Mamuniyyeh (مامونيّة) Mixture of semolina and ghee butter simmered in water with sugar, usually served with salty cheese or milk cream called "qishteh" (قشطة).
Nabulsiyyeh (نابلسيّة) A layer of semi-salty Nabulsi cheese covered with a semolina dough and drizzled with a honey syrup called "'atr" (قطر).
Qada'ef (قطايف) Semolina dough stuffed with a paste made from sweet walnuts or milk cream, with a honey syrup called "'atr" (قطر).
Qamar ad-din (قمر الدين) Dried apricot paste.
Suwar as-sitt (سوار الست meaning "lady's wristlet") A disc-shaped pastry steeped in a honey syrup called "'atr" (قطر) while the centre is covered with smashed pistachios.
Taj al-malik (تاج الملك meaning "king's crown") Round dry pastry, the centre of which is filled with pistachios, cashews or other nuts.
Zilabiyyeh (زلابيّة) Thin sheets of semolina dough, boiled, rolled and stuffed with pistachios or milk cream called "qishteh" (قشطة).
Znud as-sitt (زنود الست meaning "lady's arms") Phyllo pastries with various fillings.


Tresse cheese is a form of string cheese, known by its Arabic name, Jibneh Mshallaleh , that originates in Syria, as does Jibne Khadra. See also Syrian cheese.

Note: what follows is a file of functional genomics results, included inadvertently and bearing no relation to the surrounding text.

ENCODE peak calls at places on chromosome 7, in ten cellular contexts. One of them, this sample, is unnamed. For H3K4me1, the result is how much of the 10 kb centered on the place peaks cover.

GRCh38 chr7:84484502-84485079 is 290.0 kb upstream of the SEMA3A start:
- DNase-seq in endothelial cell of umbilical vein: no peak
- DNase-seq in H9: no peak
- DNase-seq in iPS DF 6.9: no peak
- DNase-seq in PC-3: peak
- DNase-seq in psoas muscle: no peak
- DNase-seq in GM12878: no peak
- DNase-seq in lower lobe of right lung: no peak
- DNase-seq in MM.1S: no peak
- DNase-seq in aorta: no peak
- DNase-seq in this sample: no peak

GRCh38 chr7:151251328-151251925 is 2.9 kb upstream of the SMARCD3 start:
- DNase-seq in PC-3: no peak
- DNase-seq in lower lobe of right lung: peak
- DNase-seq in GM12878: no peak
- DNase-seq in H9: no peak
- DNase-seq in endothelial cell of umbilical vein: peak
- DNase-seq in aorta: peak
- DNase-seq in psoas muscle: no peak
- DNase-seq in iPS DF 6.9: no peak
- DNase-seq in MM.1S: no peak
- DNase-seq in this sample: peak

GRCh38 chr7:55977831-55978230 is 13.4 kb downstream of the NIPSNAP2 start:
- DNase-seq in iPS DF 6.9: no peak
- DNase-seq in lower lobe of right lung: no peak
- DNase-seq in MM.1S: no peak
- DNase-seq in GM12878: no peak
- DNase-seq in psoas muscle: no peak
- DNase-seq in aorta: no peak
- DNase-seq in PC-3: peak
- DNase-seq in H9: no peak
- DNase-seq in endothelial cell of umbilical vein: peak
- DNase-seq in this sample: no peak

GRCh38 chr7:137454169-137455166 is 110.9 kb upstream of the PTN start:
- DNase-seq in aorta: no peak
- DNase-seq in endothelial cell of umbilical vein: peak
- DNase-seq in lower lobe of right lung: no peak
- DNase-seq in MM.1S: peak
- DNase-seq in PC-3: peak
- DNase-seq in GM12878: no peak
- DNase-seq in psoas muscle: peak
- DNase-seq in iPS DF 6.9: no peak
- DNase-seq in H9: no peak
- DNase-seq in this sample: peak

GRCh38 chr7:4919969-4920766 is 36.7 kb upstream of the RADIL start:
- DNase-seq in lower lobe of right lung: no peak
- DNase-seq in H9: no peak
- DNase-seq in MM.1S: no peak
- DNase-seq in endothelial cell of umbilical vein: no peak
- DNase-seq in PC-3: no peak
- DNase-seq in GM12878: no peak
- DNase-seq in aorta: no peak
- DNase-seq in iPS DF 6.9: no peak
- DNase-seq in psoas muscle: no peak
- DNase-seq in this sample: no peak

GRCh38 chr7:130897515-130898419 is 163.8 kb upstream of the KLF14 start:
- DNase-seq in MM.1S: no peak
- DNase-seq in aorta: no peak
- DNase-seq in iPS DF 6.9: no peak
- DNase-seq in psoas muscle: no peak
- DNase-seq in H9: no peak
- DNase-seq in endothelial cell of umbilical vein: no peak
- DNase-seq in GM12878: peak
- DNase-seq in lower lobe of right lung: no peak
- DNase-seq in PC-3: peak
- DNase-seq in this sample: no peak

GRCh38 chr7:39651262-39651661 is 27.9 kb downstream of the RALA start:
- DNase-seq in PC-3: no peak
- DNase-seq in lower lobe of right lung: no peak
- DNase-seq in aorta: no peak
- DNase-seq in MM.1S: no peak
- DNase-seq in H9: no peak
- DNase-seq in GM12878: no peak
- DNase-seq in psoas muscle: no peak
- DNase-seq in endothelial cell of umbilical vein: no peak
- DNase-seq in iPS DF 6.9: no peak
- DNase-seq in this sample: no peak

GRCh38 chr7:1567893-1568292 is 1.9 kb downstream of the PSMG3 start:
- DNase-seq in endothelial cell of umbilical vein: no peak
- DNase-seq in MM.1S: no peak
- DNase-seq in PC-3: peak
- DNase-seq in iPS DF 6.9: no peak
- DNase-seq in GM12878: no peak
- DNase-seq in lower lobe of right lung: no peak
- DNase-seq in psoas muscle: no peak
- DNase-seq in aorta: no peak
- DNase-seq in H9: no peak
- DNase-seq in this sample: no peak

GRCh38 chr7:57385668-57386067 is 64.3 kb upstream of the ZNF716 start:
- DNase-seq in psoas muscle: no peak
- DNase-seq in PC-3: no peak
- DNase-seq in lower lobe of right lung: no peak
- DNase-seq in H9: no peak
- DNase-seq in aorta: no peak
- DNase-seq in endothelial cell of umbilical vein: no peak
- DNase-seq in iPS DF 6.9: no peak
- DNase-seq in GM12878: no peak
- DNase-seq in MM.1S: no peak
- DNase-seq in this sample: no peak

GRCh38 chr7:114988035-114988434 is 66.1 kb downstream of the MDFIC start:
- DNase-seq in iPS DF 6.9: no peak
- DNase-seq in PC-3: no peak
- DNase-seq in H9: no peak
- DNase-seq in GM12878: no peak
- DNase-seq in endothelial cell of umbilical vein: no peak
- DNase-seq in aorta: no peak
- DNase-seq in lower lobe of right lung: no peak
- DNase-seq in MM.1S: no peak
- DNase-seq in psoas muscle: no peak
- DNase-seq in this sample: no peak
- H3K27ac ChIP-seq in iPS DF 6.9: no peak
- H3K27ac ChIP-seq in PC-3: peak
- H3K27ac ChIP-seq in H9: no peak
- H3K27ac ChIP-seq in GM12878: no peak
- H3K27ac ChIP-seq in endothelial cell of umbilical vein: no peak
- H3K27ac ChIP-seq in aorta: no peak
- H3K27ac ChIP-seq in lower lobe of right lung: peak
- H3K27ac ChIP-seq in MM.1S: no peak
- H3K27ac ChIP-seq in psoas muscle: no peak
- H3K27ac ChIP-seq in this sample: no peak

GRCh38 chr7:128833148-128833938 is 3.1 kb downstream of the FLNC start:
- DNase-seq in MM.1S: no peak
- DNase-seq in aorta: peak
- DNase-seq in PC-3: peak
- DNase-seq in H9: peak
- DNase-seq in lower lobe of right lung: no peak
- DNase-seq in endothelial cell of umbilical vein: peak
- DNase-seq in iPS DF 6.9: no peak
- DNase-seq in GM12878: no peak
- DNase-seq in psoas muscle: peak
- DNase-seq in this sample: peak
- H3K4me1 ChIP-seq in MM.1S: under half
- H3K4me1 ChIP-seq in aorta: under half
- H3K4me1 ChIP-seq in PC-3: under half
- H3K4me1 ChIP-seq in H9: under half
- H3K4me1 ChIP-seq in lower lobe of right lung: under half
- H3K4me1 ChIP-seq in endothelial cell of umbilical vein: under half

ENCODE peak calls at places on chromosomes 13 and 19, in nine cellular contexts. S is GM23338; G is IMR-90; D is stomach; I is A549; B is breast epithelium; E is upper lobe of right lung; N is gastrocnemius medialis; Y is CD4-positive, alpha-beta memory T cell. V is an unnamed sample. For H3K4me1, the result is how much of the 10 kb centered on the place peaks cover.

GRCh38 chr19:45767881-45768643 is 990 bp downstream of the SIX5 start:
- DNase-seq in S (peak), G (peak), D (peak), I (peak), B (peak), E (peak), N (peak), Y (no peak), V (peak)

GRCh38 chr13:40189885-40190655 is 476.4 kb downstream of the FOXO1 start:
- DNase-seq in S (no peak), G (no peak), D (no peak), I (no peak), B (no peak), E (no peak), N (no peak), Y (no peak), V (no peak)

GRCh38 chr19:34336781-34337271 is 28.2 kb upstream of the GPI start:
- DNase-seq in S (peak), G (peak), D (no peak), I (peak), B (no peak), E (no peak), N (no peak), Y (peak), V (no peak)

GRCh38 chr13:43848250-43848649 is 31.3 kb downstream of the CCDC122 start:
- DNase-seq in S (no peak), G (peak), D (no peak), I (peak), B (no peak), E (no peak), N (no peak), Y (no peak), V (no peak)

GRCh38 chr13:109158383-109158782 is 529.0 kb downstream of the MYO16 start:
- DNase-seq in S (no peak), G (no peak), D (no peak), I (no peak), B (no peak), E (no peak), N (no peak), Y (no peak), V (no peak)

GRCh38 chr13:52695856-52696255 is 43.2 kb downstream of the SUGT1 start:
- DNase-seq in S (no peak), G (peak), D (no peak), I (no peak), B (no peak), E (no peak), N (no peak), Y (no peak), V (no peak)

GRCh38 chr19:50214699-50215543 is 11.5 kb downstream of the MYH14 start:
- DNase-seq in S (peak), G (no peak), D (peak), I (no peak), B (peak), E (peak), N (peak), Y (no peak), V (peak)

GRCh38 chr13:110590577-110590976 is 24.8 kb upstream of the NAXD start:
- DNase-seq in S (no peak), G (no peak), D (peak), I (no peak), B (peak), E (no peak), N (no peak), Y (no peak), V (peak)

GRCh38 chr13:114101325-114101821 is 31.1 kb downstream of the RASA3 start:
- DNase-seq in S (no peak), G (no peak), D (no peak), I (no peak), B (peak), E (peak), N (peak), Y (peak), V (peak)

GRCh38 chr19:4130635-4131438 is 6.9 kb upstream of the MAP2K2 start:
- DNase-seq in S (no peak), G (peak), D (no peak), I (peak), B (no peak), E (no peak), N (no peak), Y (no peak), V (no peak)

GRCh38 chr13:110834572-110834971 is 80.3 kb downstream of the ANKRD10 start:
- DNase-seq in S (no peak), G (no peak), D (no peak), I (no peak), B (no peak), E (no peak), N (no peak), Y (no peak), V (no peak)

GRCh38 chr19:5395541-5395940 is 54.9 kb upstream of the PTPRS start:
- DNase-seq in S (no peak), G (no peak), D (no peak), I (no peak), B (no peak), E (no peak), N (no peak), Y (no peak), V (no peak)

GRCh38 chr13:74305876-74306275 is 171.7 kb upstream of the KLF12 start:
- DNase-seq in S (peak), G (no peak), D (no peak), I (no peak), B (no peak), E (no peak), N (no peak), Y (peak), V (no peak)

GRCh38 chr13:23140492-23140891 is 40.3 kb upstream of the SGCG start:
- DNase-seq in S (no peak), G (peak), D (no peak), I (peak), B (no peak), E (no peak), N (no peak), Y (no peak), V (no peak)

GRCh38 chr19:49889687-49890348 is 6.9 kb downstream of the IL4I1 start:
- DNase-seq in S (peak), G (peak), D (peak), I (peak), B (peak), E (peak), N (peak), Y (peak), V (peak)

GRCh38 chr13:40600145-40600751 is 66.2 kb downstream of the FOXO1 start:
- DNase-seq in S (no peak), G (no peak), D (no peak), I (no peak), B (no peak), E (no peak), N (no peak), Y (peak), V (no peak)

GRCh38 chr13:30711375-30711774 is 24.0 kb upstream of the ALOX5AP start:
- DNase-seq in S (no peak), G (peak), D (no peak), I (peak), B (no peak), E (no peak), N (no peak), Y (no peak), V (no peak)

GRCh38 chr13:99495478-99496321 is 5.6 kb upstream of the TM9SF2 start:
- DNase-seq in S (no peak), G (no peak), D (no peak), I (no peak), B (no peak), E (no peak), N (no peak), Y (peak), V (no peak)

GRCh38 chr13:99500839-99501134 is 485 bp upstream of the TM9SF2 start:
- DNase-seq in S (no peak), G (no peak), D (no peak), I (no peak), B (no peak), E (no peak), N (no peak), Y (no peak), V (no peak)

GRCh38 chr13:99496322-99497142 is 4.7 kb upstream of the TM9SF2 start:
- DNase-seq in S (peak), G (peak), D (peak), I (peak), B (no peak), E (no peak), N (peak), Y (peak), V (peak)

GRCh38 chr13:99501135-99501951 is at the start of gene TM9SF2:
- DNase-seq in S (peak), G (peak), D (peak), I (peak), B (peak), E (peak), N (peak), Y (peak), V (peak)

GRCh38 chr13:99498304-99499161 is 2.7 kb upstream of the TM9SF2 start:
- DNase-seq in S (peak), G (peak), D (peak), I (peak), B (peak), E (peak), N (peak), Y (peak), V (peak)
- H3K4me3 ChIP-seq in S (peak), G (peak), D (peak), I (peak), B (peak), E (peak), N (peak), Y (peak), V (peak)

Special edition of 5 year-aged Arak al-Hayat ('ara') from Homs, Syria.
Name Description
Arabic coffee (قهوة عربيّة) A beverage made from lightly roasted coffee beans along with cardamom, and served with dates, dried fruit and nuts.
'Ara' (عرق) A distilled alcoholic spirit, transparent in color, made from anise seeds.
'Ayran (عيران) A yogurt-based beverage mixed with salt and water.
Jallab (جلاب) A fruit syrup which can be combined with liquid to form a hot or warm beverage.
Al-mateh (المته) A caffeine-infused drink produced from ground yerba mate leaves and served hot.
Polo (بولو) Mint lemonade.
Syrian beer (البيرة السوريّة) A beverage prepared from yeast-fermented malt, flavored with hops.
Qahweh bayda' (قهوة بيضاء meaning "white coffee") A caffeine-free drink made from water and orange blossom water, sweetened with sugar at will, usually served in lieu of coffee.
Wine (خمر) An alcoholic beverage made from fermented grapes.

See also[edit]


  1. ^ Eddé, Anne-Marie. (1999). La Principauté ayyoubide d'Alep (579/1183 – 658/1260).
  2. ^ The Culinary Institute of America (2008). Garde Manger: The Art and Craft of the Cold Kitchen (Hardcover ed.). Wiley. p. 53. ISBN 0-470-05590-1. 
  3. ^ "كونا :: المطبخ الحلبي ينفرد بتنوع اطعمته وطيب نكته 11/01/2006". 

Further reading[edit]

  • Gerbino, Virginia Jerro; Kayal, Philip (2002). A taste of Syria. New York: Hippocrene. ISBN 9780781809467. 
  • Kadé-Badra, Dalal; Badra, Elie (2013). Flavours of Aleppo : celebrating Syrian cuisine. Vancouver, Canada: Whitecap Books. ISBN 9781770501782. 

External links[edit]

Media related to Cuisine of Syria at Wikimedia Commons